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The Dutch organisation responsible for the management and maintenance of main roads and highways in the Netherlands, Rijkswaterstaat (RWS), is working with the private sector to innovate around the use of data.
For example, by combining different datasets, the maintenance of tarmac can be better planned, resulting in higher quality, safety and cost savings.
This type of analysis of road maintenance is part of a larger European project called Be-Good (Building an Ecosystem to Generate Opportunities in Open Data), which aims to make public domain information more widely available and usable.
“We want to give private companies the opportunity to develop innovative services in the area of infrastructure and environment based on data, which they can then deploy to various clients in Europe,” said Be-Good project manager Raymond Feron.
Developing reusable models
The Be-Good project is being financed by EU-Interreg, which includes several sub-projects. Asphalt maintenance is one of them.
“Different regions in Europe work together to create an ecosystem that offers opportunities for innovations based on open data,” said Feron. “The intention is to develop sub-projects where data can be exchanged between different countries. For example, RWS is one of the clients of the asphalt maintenance project, whereby the maintenance of Dutch roads is optimised on the basis of various datasets. But the models will also be used in other EU countries.”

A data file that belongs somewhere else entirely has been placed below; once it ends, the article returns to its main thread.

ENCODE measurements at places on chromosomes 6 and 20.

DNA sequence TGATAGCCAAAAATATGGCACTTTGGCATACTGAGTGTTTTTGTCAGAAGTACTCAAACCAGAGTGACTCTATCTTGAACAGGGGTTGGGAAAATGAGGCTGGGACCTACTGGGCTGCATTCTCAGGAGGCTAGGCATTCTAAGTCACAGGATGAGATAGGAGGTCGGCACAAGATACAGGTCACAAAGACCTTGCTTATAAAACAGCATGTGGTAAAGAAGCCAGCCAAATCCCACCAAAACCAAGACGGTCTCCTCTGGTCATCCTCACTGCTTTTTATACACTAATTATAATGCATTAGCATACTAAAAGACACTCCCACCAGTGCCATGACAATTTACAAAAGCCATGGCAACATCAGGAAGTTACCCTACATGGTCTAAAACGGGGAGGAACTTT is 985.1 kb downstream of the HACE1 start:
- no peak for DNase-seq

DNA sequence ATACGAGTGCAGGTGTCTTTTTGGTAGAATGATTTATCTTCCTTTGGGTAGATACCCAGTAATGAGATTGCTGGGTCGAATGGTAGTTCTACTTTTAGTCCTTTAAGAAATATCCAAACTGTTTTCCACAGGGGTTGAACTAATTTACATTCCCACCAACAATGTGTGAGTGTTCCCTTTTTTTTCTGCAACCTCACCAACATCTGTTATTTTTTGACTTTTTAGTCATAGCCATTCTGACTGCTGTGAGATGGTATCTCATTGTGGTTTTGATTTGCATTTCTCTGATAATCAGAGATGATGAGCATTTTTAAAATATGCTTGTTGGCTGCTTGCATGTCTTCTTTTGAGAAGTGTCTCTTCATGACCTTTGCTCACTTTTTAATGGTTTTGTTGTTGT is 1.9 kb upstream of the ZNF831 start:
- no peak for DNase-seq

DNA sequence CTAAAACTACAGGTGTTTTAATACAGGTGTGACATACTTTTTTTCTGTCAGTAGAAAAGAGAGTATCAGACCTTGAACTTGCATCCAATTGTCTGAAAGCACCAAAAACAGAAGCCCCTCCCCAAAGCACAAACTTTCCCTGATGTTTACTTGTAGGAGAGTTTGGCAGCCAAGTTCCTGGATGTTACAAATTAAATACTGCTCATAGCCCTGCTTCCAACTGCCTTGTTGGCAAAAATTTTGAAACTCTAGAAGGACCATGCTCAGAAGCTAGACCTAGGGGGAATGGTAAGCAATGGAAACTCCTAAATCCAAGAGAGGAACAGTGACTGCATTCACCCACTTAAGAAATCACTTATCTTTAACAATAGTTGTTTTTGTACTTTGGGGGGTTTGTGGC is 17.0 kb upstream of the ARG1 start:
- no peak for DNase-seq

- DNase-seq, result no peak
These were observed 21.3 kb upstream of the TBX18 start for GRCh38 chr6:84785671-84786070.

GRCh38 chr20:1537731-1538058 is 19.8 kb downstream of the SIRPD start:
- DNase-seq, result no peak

Analysing data on roads and maintenance
Each year, RWS spends large sums of money on maintaining the national roads across The Netherlands. The maintenance is outsourced to contractors, but RWS is responsible for planning. In addition to managing the Be-Good project, Feron works for RWS.
“We use performance contracts for maintenance, which stipulates when work must be completed and for how many years the asphalt needs to be perfect,” he said.
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When maintenance is carried out too early, it is a waste of money, and when it is done too late, the road no longer meets the high quality requirements of RWS.
“We have enormous amounts of data [on] asphalt quality, construction, previous maintenance, subsoil, the amount of traffic that uses certain roads, and so on. We can carry out analysis using big data analysis tools,” said Feron.
Data lake offers smart links
RWS uses analysis tools from SAS, which run on Hadoop. “We have created a huge data lake that we call our Big Data Lab. It consists of a lot of open data, but also contains other data,” said Feron.
A number of data scientists filter out interesting connections in the data, which can lead to smarter handling of asphalt maintenance.
“Perhaps we would have previously decided that a certain part of the road was due for replacement or maintenance, but based on all the data we can now conclude that this maintenance can wait another two years without affecting the quality of the road. With this analysis we want to try to improve our maintenance planning,” he said.
Playing in the RWS data lab
The RWS data lab is not only accessible to its own data scientists. The Be-Good project encourages private parties to develop their own solutions based on all that data, which they can then sell elsewhere in Europe.
“We have set up the data lake in a separate environment that is well secured. Interested parties can play there to their heart’s content,” said Feron.
Raymond Feron, Be-Good & RWS
Startups that want to develop software in the area of infrastructure and environment can access the enormous data collection of RWS. It is not the intention of Be-Good that organisations then claim ownership of the statistical models being developed.
“We want Be-Good to be as open as possible, and we also want to encourage small businesses to create business models that they can use elsewhere in Europe,” said Feron.